According to my Myers-Briggs assessment scores, I am an extrovert. I like interacting and talking with people. I led teams with extroverts and introverts. When it came to expressing their thoughts and ideas, extraverts were metaphorically like hungry family members at a Thanksgiving dinner. Grabbing what was near and reaching over others to grab what wasn’t. The introverts were polite; they would wait for relatives to serve themselves and ask those seated next to them to pass items they could not reach. Instead of food, the extroverts on our leadership team dominated the floor while the introverts sat waiting for their turns. Looking around the table, I observed the dynamics of the team. After hearing all of the ideas expressed by the extroverts, I’d ask the introverts what they thought about the ideas on the table and if they had additional contributions. Many times, they did. They were able to see the gaps in our logic. While we were talking vociferously, introverts were thinking deeply and strategically.
At one point in my life, I didn’t think introverts had much to say. Thinking I was rescuing them from awkward silence when they didn’t speak up immediately, I kept talking. However, when I paused to listen, I discovered the power of silence before speaking. Sometimes when we talk, we say too much. We over-explain and repeat ourselves. In other words, we know what we know, but not what is in the hearts and minds of others. It is refreshing to hear new perspectives.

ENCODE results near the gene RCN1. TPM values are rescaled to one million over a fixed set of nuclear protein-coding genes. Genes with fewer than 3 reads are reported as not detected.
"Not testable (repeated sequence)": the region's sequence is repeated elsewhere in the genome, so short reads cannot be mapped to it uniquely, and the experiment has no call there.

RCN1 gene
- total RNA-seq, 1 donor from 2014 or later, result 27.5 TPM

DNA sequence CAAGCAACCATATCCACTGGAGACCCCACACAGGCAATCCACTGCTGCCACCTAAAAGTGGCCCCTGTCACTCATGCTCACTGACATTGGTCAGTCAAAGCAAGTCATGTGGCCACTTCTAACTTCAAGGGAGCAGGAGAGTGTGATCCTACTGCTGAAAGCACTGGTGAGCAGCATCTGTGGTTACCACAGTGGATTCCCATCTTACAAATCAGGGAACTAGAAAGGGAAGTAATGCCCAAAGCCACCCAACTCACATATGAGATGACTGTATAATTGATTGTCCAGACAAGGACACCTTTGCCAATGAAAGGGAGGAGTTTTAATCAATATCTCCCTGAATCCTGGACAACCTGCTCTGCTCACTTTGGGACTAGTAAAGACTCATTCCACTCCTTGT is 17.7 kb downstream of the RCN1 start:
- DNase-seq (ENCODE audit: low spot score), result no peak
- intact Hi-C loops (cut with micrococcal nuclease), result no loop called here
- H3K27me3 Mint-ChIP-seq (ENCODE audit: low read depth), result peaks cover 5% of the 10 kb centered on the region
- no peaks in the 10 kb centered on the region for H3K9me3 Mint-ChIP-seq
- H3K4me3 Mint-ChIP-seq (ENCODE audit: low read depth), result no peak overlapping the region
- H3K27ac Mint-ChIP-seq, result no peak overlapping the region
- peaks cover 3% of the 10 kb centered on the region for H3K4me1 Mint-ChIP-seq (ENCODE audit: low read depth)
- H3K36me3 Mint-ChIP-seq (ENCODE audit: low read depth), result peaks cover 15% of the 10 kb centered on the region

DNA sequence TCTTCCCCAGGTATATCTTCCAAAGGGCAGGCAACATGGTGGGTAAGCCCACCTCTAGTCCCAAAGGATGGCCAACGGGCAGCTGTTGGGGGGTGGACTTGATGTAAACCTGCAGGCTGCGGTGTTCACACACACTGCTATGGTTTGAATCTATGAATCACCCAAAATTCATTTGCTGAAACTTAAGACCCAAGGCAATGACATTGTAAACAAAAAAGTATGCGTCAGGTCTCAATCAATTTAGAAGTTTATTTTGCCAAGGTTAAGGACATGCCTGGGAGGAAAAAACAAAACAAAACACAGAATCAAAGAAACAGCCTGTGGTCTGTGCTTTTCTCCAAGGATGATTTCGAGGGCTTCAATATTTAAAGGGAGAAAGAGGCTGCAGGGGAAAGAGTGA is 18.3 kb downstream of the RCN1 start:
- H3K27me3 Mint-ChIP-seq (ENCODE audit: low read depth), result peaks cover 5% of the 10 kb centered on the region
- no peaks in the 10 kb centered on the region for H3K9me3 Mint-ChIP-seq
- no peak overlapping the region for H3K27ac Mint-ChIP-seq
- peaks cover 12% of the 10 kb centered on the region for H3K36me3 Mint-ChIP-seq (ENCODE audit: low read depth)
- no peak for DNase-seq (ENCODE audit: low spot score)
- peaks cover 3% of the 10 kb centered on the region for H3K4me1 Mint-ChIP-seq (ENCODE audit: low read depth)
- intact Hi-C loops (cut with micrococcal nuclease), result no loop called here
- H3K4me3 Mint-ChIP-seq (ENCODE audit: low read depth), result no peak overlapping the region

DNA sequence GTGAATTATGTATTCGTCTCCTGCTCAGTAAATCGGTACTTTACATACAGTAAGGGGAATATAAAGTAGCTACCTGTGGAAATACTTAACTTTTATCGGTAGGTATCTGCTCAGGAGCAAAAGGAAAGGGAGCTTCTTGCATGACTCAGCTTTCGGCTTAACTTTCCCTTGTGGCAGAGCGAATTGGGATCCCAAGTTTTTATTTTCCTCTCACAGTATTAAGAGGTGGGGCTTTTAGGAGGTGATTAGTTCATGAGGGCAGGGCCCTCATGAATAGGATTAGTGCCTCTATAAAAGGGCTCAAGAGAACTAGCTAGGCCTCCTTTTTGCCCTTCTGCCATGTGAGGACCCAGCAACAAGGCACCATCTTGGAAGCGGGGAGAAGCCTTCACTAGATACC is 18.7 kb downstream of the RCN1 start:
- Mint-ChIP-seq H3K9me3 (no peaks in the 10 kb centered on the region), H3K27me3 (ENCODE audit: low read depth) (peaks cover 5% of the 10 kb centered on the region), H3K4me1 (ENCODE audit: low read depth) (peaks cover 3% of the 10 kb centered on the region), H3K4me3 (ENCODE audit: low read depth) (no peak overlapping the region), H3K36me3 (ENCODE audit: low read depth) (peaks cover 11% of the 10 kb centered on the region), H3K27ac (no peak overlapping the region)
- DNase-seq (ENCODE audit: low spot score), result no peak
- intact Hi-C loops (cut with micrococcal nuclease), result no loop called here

I have learned that silence gets people’s attention. I was in a meeting where I experienced it. Many of us were cross-talking during a meeting. Rather than demand that we stop chatting the leader became silent and made eye contact with each of us In an instant we stopped talking and gave our undivided attention to the boss. Anyone can employ this communication technique, but when used by leaders it’s even more potent.
There are so many things that compete for our attention: emails, texts social media to name a few. Trying to put all of those stimuli on pause for a moment and embrace the silence. Then listen to learn from others, not just to respond. Everything doesn’t need an immediate response. Sometimes you can view an issue through someone else’s eyes or vantage point. Being silent affords that opportunity. If used in the appropriate circumstance, silence is golden. Change your thoughts, change your destiny.